Every now and then it'll surprise you.
It's fitting that the name of chef Junnajet "Jett" Hurapan's new restaurant, Songkran Thai Kitchen, comes from the Sanskrit word sankranti, which means to move on or change. This restaurant is a change for Hurapan, Thai by birth but more accustomed in the past several years to cooking Cantonese cuisine at the former Gigi's Asian Bistro in The Galleria and "Euro Asian" fare at Blu in Sugar Land. With Songkran, Hurapan is moving on from pan-Asian cooking and returning to his native roots with upscale Thai food that blends his culinary school expertise with firsthand knowledge of the cuisine.
From the detail and consideration that go into every dish, it's clear that Songkran is where Hurapan wants to be, and he's cooking the food he wants to be cooking, the food he remembers from his childhood in Bangkok, only elevated to appeal to the Uptown Park crowd. A fried red snapper with chili and tamarind sauce isn't merely laid out on a platter and presented with utensils to delicately scrape the flaky meat off the tiny, fragile bones. It's presented upright, as if caught in the act of swimming, as if it somehow got confused and swam straight into a pan bubbling with hot oil. Instead of making diners work for each tender bite as they might do at a more traditional Thai restaurant, the fish has already been filleted. Bite-size pieces of crisp, skin-on snapper have been fried individually, then arranged like puzzle pieces inside the empty skeleton of the fish. You need only to dig a little to find each piece of meat marinating in a sweet sauce that tingles with Thai chiles and sour fish sauce.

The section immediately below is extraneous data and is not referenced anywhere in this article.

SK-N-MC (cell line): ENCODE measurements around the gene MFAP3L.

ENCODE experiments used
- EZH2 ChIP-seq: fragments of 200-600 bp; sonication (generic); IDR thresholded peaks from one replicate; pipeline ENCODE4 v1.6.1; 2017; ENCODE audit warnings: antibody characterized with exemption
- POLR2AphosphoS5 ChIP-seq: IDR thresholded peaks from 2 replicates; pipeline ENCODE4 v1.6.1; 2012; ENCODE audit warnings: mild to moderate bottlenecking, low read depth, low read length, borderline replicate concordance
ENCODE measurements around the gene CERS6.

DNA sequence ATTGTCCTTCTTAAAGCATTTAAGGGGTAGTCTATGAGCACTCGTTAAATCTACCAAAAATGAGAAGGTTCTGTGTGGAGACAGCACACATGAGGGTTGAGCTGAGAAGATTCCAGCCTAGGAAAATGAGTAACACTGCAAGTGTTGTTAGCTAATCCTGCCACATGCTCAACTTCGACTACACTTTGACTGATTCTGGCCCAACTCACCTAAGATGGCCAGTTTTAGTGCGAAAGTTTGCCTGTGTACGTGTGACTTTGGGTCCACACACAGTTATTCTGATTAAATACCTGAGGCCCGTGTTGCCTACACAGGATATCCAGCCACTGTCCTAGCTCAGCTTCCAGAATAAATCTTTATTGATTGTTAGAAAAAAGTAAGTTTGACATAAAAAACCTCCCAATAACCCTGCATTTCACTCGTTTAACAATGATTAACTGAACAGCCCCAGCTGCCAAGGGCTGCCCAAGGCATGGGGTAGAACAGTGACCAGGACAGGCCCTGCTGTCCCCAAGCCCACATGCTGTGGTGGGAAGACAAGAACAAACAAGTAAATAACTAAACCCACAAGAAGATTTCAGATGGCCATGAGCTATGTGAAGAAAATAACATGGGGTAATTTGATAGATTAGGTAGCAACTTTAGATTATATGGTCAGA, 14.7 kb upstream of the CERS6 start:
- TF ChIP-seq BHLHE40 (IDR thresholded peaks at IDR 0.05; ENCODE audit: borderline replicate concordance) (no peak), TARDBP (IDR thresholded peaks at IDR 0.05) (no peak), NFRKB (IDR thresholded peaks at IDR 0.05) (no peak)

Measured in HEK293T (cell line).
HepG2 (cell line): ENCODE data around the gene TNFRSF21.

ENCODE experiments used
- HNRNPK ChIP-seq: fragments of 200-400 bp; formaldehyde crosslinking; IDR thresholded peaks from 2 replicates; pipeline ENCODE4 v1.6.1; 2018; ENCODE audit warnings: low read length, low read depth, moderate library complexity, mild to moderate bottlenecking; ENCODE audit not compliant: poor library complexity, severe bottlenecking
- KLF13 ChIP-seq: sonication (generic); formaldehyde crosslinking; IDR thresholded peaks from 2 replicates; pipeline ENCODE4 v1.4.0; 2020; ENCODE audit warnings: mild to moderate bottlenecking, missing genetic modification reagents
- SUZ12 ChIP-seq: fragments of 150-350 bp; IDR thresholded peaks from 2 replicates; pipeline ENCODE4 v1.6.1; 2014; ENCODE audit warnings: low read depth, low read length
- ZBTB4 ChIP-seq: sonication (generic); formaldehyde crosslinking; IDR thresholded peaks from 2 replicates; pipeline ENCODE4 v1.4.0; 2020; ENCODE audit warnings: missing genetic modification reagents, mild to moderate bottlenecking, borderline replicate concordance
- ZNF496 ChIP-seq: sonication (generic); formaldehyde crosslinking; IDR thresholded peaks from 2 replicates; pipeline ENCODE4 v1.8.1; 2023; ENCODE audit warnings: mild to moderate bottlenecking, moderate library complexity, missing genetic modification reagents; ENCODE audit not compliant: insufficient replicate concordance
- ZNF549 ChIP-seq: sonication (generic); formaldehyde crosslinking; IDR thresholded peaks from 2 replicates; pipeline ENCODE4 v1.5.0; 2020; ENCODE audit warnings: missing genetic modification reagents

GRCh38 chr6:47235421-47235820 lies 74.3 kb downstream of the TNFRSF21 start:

This attention to the customer — a different diner than one you might find at hole-in-the-wall Vieng Thai on Long Point Road or old school Thai Gourmet in the Woodlake neighborhood — is what sets Songkran apart from the other Thai restaurants in Houston. Housed in the space that was formerly 1252 Tapas Bar, Songkran manages to present Thai food that's chic and upscale while maintaining a degree of authenticity in classic dishes like pad thai and tom yum.